Theatre in the Round's fantastic 71st season
continues with Sarah Ruhl's Eurydice
, a modern interpretation of the classic myth of Eurydice
. As the story goes, Orpheus travels to the underworld to try to save his wife Eurydice from death with a song. But that's not the way this world works. As they say in the Tony-winning musical Hadestown
(which is also based on this story), it's an old song, it's a sad song, but we sing it anyway. With its themes of grief, love, and loss, it's a story that's still relevant and worth telling. Especially with this well-written script and inventive staging by director Sophie Peyton. The talented cast performs in a physical theater style like I've never seen before at Theatre in the Round. It's a beautiful and magical 90-minute song, bringing new life to this old story. Playing weekends through April 2 at the oldest theater in Minneapolis
In the opening moments of the play, we meet the happy lovers Eurydice and Orpheus as they talk, laugh, and play on the beach. Soon it's their wedding day, but as happy as they are, Eurydice is enticed by the offer of a letter from her deceased father, dangled in front of her by a charming man in a suit. She ends up in the underworld (i.e., dead), unsure of where she is or even who she is. She meets her father, who helps her remember. Meanwhile, on the other side, Orpheus is trying to connect with his wife in any way he can think of. Eventually he realizes music is the key, and sings himself into the underworld in a beautiful sequence of music and movement. He finds her, and tries to lead her home, but we know how this story ends.
|Eurydice and her father (Eva Gemlo and Jim Ahrens)|
(photo courtesy of TRP)
The playwright employs the device of a Greek chorus, commenting on the action, but in this case they're stones (embodied by Marie Finch-Koinuma, Lena Menefee-Cook, Morgan Mulford, Tess Rada, Caleb Reich, and Kassy Skoretz). They're almost always on stage, siting off to the side watching, or in the middle of everything causing mischief, always low to the ground, often speaking in unison. Hades appears in multiple forms, like any good devil - the smooth man in a suit, a child riding a trike around the underworld, and a tall scary man in gray - all of them played by Corey Boe in a transformative performance(s). Eva Gemlo and Troy Lowry Jr. are delightful as the young lovers, from the wide-eyed innocence of new love, to the grief of loss and separation. Rounding out the cast is Jim Ahrens in a tender performance as Eurydice's father.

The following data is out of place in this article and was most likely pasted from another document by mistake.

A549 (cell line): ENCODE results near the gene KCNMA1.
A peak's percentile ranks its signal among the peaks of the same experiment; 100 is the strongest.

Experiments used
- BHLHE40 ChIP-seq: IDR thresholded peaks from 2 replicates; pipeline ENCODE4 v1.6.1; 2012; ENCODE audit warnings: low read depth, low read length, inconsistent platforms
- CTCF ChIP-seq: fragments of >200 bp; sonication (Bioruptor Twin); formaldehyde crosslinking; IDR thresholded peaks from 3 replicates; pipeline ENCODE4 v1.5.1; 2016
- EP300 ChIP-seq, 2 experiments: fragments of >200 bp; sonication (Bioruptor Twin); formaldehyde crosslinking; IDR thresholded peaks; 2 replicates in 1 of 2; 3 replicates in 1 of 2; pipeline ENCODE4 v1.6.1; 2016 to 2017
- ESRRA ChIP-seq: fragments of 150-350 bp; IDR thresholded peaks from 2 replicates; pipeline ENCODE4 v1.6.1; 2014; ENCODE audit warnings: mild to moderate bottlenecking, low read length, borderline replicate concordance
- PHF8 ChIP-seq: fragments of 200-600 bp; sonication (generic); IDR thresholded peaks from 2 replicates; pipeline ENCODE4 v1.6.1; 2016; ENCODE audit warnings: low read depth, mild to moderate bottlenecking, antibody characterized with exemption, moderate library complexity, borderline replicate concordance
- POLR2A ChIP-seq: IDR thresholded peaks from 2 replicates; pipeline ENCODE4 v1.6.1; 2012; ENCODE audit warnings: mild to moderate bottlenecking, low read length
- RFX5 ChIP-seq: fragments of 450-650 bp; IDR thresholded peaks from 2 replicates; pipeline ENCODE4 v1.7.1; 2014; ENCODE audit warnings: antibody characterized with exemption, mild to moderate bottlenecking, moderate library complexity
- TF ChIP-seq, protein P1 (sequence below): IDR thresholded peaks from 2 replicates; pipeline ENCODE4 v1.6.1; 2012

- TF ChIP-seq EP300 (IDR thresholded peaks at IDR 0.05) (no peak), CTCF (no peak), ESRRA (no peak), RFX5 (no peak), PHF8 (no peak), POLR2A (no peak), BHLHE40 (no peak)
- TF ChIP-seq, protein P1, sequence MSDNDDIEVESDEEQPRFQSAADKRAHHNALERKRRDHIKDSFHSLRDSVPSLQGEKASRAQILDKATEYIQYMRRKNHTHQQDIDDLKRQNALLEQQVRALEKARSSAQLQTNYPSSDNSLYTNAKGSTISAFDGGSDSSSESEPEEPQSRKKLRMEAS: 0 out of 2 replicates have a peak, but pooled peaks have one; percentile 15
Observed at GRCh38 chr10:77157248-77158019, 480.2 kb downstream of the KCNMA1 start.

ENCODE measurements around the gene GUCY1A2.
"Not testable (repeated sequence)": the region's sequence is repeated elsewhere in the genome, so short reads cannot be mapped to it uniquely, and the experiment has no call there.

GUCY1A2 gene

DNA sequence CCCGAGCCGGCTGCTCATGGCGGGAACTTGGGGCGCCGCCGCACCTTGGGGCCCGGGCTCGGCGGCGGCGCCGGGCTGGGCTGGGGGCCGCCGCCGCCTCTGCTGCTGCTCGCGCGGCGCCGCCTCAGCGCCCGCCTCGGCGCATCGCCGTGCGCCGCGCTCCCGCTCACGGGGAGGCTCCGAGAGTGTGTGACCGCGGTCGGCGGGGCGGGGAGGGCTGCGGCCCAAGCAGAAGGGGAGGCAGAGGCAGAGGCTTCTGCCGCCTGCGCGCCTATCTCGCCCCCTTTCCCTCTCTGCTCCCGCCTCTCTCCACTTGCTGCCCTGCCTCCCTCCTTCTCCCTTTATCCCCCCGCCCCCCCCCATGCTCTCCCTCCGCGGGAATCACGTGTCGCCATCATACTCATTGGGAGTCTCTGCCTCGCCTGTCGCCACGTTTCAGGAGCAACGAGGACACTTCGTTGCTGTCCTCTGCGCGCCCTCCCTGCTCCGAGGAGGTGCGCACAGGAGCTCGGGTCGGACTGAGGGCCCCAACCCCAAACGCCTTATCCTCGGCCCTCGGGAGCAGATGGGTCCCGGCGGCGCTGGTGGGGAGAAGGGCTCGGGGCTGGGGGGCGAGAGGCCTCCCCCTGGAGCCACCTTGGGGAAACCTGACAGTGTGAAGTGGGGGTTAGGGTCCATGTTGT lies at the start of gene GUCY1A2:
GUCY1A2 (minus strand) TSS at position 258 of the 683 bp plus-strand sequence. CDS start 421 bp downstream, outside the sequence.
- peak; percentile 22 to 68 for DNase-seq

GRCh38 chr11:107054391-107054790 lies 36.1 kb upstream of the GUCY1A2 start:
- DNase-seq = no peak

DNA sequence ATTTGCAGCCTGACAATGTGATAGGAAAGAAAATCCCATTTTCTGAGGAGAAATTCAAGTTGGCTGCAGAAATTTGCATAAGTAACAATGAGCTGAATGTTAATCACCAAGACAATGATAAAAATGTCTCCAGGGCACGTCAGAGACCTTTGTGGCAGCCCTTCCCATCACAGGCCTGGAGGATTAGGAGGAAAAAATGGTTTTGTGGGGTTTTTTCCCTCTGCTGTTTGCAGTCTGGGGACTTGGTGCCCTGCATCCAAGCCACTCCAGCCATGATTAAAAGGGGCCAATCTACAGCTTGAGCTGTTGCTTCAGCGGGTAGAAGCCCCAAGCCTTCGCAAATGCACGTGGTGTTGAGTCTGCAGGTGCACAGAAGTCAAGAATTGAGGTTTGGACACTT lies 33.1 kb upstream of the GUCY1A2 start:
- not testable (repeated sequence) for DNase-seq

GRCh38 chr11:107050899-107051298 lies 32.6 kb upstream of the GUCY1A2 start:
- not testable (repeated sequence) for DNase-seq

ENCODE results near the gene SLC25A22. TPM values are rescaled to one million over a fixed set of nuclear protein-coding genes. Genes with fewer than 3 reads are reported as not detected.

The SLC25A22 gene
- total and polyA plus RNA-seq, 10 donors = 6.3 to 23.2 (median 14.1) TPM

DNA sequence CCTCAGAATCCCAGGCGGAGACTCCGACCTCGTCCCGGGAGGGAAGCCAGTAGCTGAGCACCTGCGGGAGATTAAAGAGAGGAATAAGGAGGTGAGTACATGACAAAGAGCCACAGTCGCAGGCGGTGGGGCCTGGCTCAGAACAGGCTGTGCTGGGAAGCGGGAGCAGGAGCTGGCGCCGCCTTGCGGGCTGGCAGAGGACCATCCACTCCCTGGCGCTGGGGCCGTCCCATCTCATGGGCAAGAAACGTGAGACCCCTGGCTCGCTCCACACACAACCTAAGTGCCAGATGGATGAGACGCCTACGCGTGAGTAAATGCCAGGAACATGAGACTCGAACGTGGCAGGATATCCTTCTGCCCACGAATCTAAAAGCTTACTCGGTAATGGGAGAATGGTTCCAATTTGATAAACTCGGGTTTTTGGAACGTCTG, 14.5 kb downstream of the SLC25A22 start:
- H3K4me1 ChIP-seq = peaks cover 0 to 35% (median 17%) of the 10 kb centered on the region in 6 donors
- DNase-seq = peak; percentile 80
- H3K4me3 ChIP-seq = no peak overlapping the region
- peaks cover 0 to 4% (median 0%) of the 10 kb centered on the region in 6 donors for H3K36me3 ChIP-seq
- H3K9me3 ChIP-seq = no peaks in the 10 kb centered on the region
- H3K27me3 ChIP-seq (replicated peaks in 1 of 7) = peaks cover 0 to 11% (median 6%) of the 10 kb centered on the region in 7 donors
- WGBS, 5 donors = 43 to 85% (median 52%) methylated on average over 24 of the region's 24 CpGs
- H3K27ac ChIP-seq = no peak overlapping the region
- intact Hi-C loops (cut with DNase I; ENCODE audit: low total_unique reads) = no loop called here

|the stones (photo courtesy of TRP)|
Director Sophie Peyton and movement director Kelly Nelson have staged the play with much physicality and movement. The stone chorus in particular relies heavily on physicality in their performance, with a grounded and earthy yet otherworldly feel. The sequences when Eurydice and Orpheus separately enter the underworld are magical, the stones lifting them high in the air as they seem to fly and twirl around the space. While there's no live music, except for the occasional guitar strum, the choice of recorded songs and music is appropriate to the story and perfectly accompanies the movement.
The in-the-round space feels very much like the underworld, with stone half-walls, a few uneven stoney platforms for the actors to walk, hop, and crawl around, and massive doors to the elevator that delivers souls to the underworld. The '50s era costumes for Eurydice and Orpheus bring a modernity to the story, yet still with a classic feel. Eurydice's full skirt and cropped jacket, in two colors, are a highlight. In contrast, the stones are dressed in odd and specific layers of pants, tunics, jackets, earth-toned yet out there, with interesting face makeup and hairstyles, like fairies in a Shakespearean comedy. (Set and lighting design by Crist Ballas and Dietrich Poppen, costume design by Sarah Christenson, sound design by Robert Hoffman.)
For a magical and mesmerizing 90 minutes, get swept away into this ancient story that has been told for centuries, but never quite like this. See Eurydice at Theatre in the Round
in the Cedar-Riverside neighborhood of Minneapolis weekends through April 2.